Rwandan official convicted for role in genocide


The former Rwandan prefect, Laurent Bucyibaruta, has been sentenced to 20 years in prison for complicity in genocide.

The verdict comes more than 28 years after the Tutsi genocide of 1994 when he was head of the Gikongoro prefecture in western Rwanda.

After nearly eleven hours of deliberation at The Court of Assize in Paris, the 78-year-old was acquitted as a perpetrator of genocide.

But he was found guilty as an accomplice to genocide and crimes against humanity for four massacres.

Bucyibaruta, whose trial began on May 9th, was the highest-ranking Rwandan official ever tried in France for crimes related to the Tutsi genocide.

He has always denied his involvement in the genocide. The former prefect has been in France since 1997 and was under judicial supervision  He will now spend the night in prison.

Bucyibaruta now has ten days to appeal his conviction. His lawyers declined to comment.

Complicit in genocide

This region of southern Rwanda was one of the hardest hit by the genocide which killed at least 800,000 people in the country between April and July 1994, according to the UN.

The court acquitted Laurent Bucyibaruta of charges of genocide and crimes against humanity committed at the parish of Kibeho on April 14, 1994, as well as those relating to the executions of Tutsi prisoners, including three priests, at Gikongoro prison.

The public prosecutor had asked for an acquittal for these last facts.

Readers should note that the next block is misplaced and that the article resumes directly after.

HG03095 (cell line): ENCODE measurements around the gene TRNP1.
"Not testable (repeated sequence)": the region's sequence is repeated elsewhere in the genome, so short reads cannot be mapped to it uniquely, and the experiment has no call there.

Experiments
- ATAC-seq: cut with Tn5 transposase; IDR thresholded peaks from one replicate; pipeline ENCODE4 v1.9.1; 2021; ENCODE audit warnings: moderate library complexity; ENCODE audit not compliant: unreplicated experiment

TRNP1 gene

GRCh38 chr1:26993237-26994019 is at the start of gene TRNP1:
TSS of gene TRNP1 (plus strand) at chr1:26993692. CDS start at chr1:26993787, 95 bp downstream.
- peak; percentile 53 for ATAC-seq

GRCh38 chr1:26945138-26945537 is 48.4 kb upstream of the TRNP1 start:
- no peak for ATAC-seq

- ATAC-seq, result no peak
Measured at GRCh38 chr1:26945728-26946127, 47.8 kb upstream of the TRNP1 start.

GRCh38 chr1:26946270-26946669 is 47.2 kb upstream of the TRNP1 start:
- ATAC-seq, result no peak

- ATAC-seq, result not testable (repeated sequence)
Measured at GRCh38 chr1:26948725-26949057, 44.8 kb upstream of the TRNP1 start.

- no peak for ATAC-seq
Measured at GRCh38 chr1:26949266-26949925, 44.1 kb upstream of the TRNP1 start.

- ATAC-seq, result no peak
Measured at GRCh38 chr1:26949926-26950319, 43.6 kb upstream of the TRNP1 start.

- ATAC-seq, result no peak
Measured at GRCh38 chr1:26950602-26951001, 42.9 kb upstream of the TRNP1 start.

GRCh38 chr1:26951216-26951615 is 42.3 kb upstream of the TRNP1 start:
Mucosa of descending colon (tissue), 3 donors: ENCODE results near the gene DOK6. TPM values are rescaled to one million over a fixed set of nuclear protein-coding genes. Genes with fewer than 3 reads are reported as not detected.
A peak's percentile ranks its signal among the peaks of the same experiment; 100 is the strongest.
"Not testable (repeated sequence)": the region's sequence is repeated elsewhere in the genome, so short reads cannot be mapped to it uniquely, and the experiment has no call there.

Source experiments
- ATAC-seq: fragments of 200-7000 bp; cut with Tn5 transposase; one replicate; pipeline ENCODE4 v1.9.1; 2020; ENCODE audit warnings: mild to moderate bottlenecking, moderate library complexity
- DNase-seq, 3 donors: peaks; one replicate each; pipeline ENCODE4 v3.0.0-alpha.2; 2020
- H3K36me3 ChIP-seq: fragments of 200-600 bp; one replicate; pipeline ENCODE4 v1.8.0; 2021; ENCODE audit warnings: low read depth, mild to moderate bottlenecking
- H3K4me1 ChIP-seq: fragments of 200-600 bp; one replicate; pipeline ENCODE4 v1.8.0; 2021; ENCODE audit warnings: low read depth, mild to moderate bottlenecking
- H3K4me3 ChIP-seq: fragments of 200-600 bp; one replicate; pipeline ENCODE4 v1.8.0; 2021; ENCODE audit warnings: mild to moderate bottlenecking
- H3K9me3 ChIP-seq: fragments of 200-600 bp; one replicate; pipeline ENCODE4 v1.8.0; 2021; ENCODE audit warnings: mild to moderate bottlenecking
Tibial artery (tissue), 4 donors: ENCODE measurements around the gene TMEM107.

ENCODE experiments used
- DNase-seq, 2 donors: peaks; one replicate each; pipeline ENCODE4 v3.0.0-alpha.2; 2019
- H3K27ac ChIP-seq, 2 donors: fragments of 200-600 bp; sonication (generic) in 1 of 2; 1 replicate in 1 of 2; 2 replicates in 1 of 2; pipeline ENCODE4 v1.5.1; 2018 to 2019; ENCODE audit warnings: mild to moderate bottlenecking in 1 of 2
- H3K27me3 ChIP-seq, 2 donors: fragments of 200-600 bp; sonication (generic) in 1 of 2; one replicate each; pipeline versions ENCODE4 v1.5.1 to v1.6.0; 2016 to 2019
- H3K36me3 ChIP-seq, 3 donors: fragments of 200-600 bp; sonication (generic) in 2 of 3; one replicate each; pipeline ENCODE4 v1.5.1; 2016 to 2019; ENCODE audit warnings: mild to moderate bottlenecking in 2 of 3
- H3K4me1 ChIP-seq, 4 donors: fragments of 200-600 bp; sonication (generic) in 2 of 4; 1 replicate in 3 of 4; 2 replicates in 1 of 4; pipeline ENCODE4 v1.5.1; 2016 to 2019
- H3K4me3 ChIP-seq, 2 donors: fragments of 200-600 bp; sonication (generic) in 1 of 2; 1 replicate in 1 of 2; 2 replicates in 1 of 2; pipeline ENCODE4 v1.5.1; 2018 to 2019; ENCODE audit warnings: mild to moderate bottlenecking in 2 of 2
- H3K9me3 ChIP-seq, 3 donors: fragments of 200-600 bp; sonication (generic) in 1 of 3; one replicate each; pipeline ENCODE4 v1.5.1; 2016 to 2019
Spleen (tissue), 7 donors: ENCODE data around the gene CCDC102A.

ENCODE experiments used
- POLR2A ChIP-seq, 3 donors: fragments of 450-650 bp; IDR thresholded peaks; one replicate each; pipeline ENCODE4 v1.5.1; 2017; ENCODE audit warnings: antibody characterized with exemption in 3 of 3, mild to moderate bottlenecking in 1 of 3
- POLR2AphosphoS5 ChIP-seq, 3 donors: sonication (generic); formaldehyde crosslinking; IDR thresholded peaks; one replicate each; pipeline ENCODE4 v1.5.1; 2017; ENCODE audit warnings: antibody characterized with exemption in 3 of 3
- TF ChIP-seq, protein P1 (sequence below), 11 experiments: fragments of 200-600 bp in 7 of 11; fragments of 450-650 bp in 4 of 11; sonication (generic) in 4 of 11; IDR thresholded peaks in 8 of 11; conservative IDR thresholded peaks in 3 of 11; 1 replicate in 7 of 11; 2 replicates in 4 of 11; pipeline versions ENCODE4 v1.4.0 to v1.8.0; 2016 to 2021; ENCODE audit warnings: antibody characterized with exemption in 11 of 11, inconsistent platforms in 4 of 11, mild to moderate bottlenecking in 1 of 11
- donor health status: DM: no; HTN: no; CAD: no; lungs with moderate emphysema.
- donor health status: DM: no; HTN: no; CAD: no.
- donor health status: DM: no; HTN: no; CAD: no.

The magistrates and the jurors recognised him as complicit in genocide and crimes against humanity for the massacres of the school under construction of Murambi and the parishes of Cyanika and Kaduha, which left some 75,000 dead on April 21, 1994.

Bucyibaruta is also sentenced for complicity in the executions of students at the Marie Merci school in Kibeho, and those committed at roadblocks.

The court decided that there were "not sufficient elements to say that he had given instructions", for the acts committed at the parish of Kibeho, nor that he then knew "the full extent of the genocidal plan" at work.

Laurent Bucyibaruta has ten days to appeal. His lawyers declined to comment.

"Half FIG half grape"

After twenty years...I have the impression that it is a half-fig half-grape sentence,” Alain Gauthier, president of the Collective of the civil parties for Rwanda (CPCR) said.

The defence had asked the court to make "the choice of courage" by acquitting an official "isolated and without strength" to prevent the massacres in his prefecture of Gikongoro.

During the nine weeks of debates, Bucyibaruta constantly minimised his importance in the hierarchical chain and the means at his disposal to prevent the killings, repeating that he had been "overwhelmed by events".

But the general attorney said he was "an essential cog, without which the murderous machine could not have been implemented." If he “did not kill anyone”, the ex-official “has on him the blood of all the victims killed in Gikongoro”.

In his last words to the court, the accused insisted that he had "never been on the side of the killers" and expressed his "remorse" for not having "been able to save" the Tutsi from his prefecture.

Bucyibaruta fled Rwanda after the end of the genocide on July 23, 1994. He has lived in France since 1997, in the suburbs of Troyes.

He had been under investigation since 2000.

The International Criminal Tribunal for Rwanda (ICTR) had for some time demanded that Bucyibaruta be put on trial, but he finally relinquished jurisdiction in favour of the French courts.

He was the highest Rwandan official ever tried in France for crimes related to the Tutsi genocide.

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